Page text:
If you want to learn about autism, the best way is to read the people who are autistic. Not people imagining what it’s like and writing about it. So for world autism awareness/acceptance day, a list of autistic authors/artists/writers/bloggers. This will obviously not be comprehensive, please feel free to add your own favourites in the comments.
(Note, amazon links are affiliate links.)
I read and reviewed Rachael Lucas’ The State of Grace last year and loved it. I highly recommend it for getting an insight into life as an autistic teenage girl. Buy at amazon.
M is for autism (review) and the sequel, M in the middle were written by a group of girls at Limpsfield Grange School, assisted by their teacher. More good titles for the teenage insight. Amazon here and here.
Corinne Duyvis, On the Edge of Gone is fantastic YA SF with a thoroughly believable autistic character in a very tough situation. Again reviewed last year, and available at amazon here.
Last fiction book I’ve read is Colin Fischer by Ashley Miller and Zack Stentz. I didn’t like this one so much, which is probably why I’ve failed to review it so far, I found it a bit too stereotyped/ cliched in its portrayal of the main character Colin. But it’s the only fiction book by an autistic author I’ve come across so far featuring a male lead, so needs including I think. Amazon.
You can find reviews of other books with autistic characters on Disability in Kid Lit, a site well worth bookmarking.
Titles I haven’t read but would like to: Jen Wilde, Queens of Geek. (Amazon.) I’m very much excited by the idea of Stim:an autism anthology edited by Lizzie Huxley-Jones, currently crowd funding on Unbound Also hoping that I’ll get some new suggestions from this!
On memoirs, I’m waiting on Katherine May’s The Electricity of Every Living Thing, which is out in a couple of weeks time. It sounds fascinating, and right up my coastal path 😉 Check it out on Amazon. Also Laura James’ Odd Girl Out is now available in paperback (I *will* review this soon!). Amazon, and there’s Fingers in the Sparkle Jar from Chris Packham (another one awaiting review). Amazon.
I’ve also read and reviewed a number of other memoir books, some of which include helpful tips – here are links to my reviews (which have their own Amazon links within). Nerdy Shy and Socially Inappropriateby Cynthia Kim, Pretending to be Normal by Liane Holliday Willey and A Pony in the Bedroom by Susan Dunne. A slightly different focus in From here to Maternity: Pregnancy and Motherhood on the Autistic Spectrum is very helpful on how to manage your encounters with medical personnel through pregnancy.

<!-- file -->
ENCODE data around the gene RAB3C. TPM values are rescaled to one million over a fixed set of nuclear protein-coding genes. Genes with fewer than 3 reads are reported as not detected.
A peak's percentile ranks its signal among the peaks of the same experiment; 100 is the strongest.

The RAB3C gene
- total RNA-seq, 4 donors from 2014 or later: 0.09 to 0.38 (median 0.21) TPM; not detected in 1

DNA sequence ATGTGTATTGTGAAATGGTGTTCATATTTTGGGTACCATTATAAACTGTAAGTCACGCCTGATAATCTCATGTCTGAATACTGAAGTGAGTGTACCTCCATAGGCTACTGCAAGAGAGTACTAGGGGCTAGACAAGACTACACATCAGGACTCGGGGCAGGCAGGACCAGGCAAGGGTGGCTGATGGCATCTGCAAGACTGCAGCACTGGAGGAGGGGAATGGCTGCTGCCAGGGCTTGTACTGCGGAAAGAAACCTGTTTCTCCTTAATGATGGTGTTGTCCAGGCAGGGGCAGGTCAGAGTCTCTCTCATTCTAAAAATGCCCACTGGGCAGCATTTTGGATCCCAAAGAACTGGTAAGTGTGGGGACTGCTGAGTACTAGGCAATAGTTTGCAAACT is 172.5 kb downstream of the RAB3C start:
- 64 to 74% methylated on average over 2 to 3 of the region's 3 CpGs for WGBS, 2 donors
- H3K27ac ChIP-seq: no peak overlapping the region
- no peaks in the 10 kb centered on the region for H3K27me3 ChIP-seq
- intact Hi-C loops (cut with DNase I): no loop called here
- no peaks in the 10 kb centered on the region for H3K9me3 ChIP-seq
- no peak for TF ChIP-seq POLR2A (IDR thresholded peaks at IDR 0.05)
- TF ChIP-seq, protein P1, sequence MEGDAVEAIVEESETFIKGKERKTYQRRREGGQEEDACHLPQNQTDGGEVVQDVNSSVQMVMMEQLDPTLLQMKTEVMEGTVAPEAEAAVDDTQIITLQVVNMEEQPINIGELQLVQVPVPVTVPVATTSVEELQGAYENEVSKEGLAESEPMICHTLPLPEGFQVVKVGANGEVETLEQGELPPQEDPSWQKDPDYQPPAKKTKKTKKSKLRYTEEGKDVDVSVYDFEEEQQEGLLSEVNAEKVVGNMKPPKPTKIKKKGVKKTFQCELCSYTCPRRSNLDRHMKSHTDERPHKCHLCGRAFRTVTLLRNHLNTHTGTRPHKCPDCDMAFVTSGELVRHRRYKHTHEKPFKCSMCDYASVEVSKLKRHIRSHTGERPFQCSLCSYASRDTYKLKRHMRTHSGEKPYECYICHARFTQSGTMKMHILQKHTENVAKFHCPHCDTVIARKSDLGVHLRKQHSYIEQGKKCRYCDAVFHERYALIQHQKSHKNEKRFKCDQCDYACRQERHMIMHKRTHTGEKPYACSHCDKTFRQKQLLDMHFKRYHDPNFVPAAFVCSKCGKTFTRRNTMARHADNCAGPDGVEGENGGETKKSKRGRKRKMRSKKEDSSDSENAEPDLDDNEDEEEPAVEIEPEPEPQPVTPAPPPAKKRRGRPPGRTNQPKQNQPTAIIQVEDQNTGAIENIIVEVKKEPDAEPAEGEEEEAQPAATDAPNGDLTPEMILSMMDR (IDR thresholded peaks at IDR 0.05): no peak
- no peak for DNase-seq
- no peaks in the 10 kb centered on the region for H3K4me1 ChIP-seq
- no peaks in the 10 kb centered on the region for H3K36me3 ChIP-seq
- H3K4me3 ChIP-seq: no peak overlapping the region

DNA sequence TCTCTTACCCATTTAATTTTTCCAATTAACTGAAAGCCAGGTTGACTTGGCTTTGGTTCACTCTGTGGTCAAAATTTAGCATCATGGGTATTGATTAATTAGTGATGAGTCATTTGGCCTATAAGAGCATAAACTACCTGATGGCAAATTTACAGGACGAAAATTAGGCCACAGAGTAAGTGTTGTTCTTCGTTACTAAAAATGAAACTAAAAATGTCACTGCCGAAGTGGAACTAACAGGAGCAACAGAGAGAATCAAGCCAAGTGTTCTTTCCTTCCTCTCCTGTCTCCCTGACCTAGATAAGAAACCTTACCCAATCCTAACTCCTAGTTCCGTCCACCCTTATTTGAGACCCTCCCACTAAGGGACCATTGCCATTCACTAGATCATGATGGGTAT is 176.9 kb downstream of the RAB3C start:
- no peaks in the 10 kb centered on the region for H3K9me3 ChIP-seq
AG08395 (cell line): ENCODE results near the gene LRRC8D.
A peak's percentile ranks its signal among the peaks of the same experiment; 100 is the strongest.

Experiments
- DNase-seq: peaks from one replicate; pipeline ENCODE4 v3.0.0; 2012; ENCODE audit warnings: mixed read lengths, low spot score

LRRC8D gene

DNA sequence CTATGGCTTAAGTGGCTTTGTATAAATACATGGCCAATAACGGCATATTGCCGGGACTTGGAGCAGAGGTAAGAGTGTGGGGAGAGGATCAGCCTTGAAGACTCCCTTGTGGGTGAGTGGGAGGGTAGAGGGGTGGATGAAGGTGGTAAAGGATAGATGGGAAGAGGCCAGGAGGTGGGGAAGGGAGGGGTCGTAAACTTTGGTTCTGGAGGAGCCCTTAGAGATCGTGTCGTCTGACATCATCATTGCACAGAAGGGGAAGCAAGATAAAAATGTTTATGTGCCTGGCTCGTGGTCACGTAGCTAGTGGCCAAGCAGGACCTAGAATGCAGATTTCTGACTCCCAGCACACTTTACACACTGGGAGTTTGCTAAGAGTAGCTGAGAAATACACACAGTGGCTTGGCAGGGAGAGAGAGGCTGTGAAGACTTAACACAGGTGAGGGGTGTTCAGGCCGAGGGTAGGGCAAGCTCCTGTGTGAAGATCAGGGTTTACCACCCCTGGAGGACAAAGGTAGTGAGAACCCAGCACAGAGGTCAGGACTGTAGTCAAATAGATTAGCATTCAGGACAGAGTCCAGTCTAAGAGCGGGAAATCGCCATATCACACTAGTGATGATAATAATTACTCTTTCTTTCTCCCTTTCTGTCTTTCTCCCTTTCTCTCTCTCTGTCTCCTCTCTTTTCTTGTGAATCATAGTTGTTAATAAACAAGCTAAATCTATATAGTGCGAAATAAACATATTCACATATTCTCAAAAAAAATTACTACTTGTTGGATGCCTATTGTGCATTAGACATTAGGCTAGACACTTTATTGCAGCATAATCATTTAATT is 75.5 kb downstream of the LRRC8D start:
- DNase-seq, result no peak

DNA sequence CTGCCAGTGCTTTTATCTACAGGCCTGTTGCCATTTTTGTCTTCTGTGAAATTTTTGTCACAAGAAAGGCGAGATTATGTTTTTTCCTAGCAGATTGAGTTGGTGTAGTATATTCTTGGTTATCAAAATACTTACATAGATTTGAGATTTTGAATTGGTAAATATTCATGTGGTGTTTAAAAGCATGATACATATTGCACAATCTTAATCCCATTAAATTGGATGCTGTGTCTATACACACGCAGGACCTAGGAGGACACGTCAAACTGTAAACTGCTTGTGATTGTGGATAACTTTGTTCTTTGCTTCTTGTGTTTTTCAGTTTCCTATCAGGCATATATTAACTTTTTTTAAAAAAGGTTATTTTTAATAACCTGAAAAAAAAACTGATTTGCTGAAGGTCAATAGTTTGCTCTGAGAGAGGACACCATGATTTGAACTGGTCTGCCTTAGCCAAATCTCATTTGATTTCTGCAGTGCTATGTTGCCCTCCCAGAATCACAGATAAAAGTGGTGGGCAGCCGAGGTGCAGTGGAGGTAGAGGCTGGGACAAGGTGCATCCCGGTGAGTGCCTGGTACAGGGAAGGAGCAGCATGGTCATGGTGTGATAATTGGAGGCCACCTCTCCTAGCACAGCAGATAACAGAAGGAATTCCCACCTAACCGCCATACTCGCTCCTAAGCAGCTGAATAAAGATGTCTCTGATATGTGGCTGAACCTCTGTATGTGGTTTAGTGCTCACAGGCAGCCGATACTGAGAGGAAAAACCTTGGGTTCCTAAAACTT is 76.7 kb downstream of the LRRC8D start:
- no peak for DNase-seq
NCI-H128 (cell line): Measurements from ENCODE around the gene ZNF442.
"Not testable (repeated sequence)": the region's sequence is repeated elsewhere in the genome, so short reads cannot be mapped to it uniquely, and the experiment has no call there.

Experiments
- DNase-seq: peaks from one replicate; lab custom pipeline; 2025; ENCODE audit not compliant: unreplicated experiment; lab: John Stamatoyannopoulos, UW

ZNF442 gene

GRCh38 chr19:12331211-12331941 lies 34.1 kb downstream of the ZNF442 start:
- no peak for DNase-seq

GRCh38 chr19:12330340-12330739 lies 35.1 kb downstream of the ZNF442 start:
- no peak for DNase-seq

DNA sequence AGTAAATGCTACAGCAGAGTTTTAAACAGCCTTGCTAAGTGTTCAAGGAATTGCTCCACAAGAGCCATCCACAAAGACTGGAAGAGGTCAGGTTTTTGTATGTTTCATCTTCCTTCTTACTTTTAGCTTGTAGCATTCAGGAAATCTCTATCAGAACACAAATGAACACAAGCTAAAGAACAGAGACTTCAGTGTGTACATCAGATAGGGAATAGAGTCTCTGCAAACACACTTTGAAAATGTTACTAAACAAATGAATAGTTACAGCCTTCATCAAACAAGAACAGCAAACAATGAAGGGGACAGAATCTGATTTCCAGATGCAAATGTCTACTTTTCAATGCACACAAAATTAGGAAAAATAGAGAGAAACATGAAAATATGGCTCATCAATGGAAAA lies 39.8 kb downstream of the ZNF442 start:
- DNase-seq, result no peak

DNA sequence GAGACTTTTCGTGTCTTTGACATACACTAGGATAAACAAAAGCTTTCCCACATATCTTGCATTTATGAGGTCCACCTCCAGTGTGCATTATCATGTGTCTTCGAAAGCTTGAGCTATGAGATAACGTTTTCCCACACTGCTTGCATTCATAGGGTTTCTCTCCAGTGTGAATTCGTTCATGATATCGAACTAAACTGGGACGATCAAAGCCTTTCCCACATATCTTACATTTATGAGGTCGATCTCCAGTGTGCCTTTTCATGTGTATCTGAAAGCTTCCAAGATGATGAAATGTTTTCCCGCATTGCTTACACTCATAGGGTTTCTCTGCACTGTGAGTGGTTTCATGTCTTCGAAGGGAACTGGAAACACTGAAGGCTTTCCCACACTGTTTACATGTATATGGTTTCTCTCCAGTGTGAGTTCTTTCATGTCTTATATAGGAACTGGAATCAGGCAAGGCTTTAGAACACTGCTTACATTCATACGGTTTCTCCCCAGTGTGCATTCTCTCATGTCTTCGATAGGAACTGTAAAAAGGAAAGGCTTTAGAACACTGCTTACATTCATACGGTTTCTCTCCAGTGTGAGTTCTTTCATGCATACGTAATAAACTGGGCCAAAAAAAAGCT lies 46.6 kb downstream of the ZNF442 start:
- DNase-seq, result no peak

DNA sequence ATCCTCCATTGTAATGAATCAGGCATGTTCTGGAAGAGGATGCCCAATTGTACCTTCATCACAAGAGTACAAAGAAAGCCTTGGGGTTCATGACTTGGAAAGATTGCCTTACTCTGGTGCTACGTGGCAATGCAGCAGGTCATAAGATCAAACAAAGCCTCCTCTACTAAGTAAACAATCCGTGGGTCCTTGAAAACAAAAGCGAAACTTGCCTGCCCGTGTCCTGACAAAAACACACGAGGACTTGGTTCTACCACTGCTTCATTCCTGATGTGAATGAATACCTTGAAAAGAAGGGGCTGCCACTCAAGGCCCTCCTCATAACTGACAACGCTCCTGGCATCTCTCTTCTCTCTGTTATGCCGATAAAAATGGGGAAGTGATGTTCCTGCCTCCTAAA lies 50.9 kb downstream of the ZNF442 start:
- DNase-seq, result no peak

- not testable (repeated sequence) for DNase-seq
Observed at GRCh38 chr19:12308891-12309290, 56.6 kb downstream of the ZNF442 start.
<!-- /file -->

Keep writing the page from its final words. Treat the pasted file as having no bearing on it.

Yet to be reviewed The Reason I jump by Naoki Higashida (99p on kindle today) and the sequel, Fall down 7 times, get up 8. (Amazon)
On slightly more academic rather than personal texts, there are some excellent titles available from Sarah Hendrickx (link to Amazon author page who is also an excellent trainer and speaker. Another well respected author is Dr Luke Beardon (slightly embarrassed to admit I haven’t read any of his yet, must rectify) with a good range of titles. Author page
If autistic artists or bloggers are more your thing, I recommend checking out Sonia Boue and Jon Adams (soundcube) via twitter in the first instance. For gems like this.
— jon adams (@soundcube) April 1, 2018
Twitter is a great place to find autistic writers and bloggers. We tend to use #ActuallyAutistic when we’re sharing our own work (please don’t use that to talk about people who are autistic though. It’s for self identification) so that’s a good place to start looking. There’s also a massive list of autistic bloggers here, I’ve no idea how current it is though.
I’ve no doubt left out lots of useful links and titles, and for that I apologise (I didn’t realise when I started how long compiling a list like this would take!). Please do feel free to suggest extra resources/ titles in the comments – if you’re a first time commenter your comment will be moderated, but I’ll keep checking so that I can release them into the wild 🙂